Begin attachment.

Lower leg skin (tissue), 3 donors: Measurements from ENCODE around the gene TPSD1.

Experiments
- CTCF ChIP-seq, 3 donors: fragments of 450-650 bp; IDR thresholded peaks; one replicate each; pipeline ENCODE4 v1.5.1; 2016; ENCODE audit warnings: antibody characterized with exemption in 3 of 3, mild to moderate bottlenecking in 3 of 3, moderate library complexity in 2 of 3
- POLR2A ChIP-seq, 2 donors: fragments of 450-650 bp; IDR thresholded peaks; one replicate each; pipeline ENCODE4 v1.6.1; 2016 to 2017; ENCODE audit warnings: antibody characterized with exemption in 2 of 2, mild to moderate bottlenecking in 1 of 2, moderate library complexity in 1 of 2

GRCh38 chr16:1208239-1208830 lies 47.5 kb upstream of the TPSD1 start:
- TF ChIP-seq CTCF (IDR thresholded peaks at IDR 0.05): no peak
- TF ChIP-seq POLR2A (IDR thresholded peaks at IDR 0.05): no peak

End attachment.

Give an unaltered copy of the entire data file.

Lower leg skin (tissue), 3 donors: Measurements from ENCODE around the gene TPSD1.

Experiments
- CTCF ChIP-seq, 3 donors: fragments of 450-650 bp; IDR thresholded peaks; one replicate each; pipeline ENCODE4 v1.5.1; 2016; ENCODE audit warnings: antibody characterized with exemption in 3 of 3, mild to moderate bottlenecking in 3 of 3, moderate library complexity in 2 of 3
- POLR2A ChIP-seq, 2 donors: fragments of 450-650 bp; IDR thresholded peaks; one replicate each; pipeline ENCODE4 v1.6.1; 2016 to 2017; ENCODE audit warnings: antibody characterized with exemption in 2 of 2, mild to moderate bottlenecking in 1 of 2, moderate library complexity in 1 of 2

GRCh38 chr16:1208239-1208830 lies 47.5 kb upstream of the TPSD1 start:
- TF ChIP-seq CTCF (IDR thresholded peaks at IDR 0.05): no peak
- TF ChIP-seq POLR2A (IDR thresholded peaks at IDR 0.05): no peak